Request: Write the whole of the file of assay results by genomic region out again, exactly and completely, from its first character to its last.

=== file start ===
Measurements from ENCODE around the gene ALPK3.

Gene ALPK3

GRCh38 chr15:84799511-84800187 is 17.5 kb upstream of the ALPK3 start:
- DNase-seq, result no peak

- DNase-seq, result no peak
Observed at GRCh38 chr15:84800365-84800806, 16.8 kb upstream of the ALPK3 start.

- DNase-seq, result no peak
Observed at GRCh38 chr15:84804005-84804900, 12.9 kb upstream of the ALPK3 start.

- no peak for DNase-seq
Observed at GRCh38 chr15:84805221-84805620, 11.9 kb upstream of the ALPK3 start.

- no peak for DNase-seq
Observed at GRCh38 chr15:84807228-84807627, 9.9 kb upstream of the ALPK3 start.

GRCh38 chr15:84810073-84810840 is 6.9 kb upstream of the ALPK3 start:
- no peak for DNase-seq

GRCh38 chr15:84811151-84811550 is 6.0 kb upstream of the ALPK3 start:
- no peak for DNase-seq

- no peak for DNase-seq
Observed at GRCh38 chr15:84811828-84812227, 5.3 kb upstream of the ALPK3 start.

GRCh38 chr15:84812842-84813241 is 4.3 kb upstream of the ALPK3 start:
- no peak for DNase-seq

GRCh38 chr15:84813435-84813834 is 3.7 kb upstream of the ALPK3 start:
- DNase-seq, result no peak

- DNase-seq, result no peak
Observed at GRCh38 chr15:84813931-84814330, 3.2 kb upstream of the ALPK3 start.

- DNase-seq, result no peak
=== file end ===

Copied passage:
Measurements from ENCODE around the gene ALPK3.

Gene ALPK3

GRCh38 chr15:84799511-84800187 is 17.5 kb upstream of the ALPK3 start:
- DNase-seq, result no peak

- DNase-seq, result no peak
Observed at GRCh38 chr15:84800365-84800806, 16.8 kb upstream of the ALPK3 start.

- DNase-seq, result no peak
Observed at GRCh38 chr15:84804005-84804900, 12.9 kb upstream of the ALPK3 start.

- no peak for DNase-seq
Observed at GRCh38 chr15:84805221-84805620, 11.9 kb upstream of the ALPK3 start.

- no peak for DNase-seq
Observed at GRCh38 chr15:84807228-84807627, 9.9 kb upstream of the ALPK3 start.

GRCh38 chr15:84810073-84810840 is 6.9 kb upstream of the ALPK3 start:
- no peak for DNase-seq

GRCh38 chr15:84811151-84811550 is 6.0 kb upstream of the ALPK3 start:
- no peak for DNase-seq

- no peak for DNase-seq
Observed at GRCh38 chr15:84811828-84812227, 5.3 kb upstream of the ALPK3 start.

GRCh38 chr15:84812842-84813241 is 4.3 kb upstream of the ALPK3 start:
- no peak for DNase-seq

GRCh38 chr15:84813435-84813834 is 3.7 kb upstream of the ALPK3 start:
- DNase-seq, result no peak

- DNase-seq, result no peak
Observed at GRCh38 chr15:84813931-84814330, 3.2 kb upstream of the ALPK3 start.

- DNase-seq, result no peak